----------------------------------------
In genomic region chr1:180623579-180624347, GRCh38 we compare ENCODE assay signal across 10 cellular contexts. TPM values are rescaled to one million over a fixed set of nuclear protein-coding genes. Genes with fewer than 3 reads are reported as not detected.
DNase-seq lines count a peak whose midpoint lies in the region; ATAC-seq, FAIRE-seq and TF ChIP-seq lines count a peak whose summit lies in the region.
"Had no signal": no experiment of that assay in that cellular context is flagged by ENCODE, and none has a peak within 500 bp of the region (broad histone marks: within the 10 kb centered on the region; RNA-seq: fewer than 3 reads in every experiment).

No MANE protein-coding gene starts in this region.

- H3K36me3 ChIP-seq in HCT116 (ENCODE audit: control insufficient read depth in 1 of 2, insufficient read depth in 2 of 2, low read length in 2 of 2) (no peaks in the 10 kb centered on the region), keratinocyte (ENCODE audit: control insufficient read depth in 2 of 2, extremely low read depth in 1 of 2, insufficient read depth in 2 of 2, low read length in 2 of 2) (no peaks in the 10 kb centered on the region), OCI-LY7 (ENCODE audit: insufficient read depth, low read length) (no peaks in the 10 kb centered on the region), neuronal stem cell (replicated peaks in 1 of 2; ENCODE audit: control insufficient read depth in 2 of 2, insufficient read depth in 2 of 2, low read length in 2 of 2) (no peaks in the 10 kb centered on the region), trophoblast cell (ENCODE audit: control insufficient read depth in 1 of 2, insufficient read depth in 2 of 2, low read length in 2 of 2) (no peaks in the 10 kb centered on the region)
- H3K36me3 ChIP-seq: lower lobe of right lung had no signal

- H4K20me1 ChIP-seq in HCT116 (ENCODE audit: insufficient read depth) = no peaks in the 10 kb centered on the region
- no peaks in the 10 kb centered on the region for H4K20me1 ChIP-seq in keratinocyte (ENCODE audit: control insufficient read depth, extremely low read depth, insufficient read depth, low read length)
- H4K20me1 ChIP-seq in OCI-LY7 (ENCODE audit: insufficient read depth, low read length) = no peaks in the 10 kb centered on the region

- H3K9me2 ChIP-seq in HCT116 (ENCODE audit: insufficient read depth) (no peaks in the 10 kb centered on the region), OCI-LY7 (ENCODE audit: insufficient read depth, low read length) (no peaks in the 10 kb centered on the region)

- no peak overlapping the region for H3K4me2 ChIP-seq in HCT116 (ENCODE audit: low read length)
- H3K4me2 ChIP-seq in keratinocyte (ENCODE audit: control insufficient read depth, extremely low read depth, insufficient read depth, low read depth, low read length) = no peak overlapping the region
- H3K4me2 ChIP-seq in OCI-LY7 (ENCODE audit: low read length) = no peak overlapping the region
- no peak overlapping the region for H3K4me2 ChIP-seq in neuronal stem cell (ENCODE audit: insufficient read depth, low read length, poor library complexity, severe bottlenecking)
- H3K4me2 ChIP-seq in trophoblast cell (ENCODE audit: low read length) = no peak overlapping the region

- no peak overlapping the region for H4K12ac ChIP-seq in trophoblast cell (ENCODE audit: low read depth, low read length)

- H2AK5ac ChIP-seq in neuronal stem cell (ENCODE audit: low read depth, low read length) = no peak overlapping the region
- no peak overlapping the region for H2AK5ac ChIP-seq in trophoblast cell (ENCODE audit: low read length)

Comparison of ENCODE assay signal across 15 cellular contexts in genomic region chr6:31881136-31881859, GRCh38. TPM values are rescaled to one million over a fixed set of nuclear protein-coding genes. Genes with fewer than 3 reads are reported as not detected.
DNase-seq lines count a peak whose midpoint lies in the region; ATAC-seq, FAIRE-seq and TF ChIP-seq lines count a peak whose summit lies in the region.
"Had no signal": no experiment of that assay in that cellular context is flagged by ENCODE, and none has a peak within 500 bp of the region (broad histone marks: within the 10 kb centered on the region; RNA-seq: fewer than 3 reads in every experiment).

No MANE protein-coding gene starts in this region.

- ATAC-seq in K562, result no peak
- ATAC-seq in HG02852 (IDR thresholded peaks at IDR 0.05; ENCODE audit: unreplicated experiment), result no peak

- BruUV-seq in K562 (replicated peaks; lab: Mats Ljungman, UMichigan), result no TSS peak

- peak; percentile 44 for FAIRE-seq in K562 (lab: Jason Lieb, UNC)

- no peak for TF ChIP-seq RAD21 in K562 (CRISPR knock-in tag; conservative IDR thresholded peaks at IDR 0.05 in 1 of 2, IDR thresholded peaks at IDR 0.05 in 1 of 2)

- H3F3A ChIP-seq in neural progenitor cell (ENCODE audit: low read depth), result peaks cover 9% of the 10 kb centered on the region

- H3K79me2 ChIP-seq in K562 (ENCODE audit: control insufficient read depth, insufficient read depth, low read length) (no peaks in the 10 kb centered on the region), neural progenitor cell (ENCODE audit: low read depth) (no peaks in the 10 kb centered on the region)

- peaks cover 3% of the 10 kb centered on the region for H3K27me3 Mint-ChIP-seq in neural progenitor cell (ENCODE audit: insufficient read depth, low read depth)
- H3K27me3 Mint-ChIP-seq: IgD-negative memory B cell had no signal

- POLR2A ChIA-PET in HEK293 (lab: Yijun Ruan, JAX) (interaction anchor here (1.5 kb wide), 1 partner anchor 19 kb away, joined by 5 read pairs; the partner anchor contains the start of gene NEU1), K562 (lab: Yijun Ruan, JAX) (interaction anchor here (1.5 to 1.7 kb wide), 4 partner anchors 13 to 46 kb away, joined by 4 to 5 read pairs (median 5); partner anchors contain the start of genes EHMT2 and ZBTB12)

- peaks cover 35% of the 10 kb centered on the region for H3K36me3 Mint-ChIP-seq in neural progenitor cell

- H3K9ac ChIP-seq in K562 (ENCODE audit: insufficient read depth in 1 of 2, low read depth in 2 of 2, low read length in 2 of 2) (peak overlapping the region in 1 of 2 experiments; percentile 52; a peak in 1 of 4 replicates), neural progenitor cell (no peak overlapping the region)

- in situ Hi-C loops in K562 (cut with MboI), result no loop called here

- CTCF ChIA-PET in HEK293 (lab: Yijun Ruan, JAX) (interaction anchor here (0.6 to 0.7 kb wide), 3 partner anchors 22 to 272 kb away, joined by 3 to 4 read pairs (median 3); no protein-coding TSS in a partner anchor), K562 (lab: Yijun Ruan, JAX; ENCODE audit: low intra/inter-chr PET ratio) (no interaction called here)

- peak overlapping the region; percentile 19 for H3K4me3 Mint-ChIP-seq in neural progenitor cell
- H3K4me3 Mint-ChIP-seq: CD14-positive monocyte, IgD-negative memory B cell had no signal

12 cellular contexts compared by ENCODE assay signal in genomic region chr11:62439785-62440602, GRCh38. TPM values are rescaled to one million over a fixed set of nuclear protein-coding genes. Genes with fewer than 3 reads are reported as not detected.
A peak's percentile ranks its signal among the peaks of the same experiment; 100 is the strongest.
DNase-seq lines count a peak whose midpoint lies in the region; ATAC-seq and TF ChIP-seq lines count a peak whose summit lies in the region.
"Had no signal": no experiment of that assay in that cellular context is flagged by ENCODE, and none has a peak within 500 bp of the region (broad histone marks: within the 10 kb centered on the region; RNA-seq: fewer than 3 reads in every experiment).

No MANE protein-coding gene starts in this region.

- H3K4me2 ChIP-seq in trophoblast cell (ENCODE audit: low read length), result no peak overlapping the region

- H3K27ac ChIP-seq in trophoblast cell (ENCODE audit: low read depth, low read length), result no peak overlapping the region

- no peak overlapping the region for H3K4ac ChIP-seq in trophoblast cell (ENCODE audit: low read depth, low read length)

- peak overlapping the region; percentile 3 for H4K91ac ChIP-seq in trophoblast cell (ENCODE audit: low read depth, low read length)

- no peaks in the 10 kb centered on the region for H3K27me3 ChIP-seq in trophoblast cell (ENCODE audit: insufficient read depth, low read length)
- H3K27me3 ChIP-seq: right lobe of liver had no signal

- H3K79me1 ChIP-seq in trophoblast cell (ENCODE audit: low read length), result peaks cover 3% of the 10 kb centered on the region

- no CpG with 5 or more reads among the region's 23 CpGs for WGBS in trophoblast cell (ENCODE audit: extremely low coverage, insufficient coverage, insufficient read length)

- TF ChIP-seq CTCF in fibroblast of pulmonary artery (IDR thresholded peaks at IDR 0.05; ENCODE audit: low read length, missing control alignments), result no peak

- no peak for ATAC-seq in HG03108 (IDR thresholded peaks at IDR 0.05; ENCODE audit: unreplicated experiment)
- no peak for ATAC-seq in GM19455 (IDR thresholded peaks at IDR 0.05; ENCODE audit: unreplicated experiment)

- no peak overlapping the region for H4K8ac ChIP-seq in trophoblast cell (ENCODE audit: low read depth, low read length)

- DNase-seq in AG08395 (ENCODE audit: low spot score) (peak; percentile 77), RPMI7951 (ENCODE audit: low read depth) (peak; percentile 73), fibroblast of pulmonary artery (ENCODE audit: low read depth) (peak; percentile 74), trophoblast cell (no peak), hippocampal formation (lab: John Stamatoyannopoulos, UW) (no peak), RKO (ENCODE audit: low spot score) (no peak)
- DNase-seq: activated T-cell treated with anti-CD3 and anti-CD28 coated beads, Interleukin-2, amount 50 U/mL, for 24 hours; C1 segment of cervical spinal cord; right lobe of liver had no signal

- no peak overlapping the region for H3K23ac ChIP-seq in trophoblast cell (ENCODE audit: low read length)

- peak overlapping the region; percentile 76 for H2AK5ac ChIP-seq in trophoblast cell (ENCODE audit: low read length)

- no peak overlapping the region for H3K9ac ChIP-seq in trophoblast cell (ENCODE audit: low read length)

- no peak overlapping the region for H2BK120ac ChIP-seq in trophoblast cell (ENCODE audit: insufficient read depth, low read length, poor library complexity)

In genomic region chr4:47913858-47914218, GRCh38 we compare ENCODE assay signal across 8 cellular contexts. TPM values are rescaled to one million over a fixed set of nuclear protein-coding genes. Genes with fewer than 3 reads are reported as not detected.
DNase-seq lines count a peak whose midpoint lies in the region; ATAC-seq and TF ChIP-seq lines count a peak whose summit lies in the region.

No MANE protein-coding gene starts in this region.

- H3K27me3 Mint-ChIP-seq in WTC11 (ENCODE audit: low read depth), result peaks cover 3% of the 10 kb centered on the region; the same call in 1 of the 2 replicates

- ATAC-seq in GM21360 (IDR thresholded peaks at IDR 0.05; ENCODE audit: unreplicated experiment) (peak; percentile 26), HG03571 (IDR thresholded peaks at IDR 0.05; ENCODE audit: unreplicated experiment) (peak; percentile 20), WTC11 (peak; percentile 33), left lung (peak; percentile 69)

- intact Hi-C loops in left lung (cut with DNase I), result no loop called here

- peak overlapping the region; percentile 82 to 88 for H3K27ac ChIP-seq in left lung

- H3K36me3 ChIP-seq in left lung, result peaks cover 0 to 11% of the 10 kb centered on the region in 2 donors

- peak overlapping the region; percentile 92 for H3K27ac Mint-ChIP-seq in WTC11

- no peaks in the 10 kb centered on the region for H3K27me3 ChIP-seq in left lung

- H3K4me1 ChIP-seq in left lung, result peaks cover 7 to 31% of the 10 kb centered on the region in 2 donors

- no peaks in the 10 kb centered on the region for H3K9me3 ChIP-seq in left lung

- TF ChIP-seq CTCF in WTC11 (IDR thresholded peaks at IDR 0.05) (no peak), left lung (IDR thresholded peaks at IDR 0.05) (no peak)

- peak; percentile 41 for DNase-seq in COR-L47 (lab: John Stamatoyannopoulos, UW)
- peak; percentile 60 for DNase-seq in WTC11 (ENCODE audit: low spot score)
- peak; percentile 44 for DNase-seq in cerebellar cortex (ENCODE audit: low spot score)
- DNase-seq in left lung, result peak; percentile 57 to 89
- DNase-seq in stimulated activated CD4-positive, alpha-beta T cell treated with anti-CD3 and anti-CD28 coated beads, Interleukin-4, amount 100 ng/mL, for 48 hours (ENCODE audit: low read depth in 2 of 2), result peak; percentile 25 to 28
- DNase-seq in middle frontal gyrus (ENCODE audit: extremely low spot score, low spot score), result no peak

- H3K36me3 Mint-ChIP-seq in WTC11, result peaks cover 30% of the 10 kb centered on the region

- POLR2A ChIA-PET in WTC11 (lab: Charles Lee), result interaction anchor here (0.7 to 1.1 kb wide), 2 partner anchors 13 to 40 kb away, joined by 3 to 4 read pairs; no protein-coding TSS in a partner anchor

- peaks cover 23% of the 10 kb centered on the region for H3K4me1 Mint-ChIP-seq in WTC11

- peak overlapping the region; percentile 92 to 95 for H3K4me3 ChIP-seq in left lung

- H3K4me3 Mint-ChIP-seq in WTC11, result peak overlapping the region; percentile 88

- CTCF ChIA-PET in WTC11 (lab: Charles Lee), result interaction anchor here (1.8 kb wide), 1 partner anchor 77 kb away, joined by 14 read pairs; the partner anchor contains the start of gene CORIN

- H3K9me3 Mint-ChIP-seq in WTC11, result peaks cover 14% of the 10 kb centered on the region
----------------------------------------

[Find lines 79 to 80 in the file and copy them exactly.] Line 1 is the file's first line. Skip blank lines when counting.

- DNase-seq in stimulated activated CD4-positive, alpha-beta T cell treated with anti-CD3 and anti-CD28 coated beads, Interleukin-4, amount 100 ng/mL, for 48 hours (ENCODE audit: low read depth in 2 of 2), result peak; percentile 25 to 28
- DNase-seq in middle frontal gyrus (ENCODE audit: extremely low spot score, low spot score), result no peak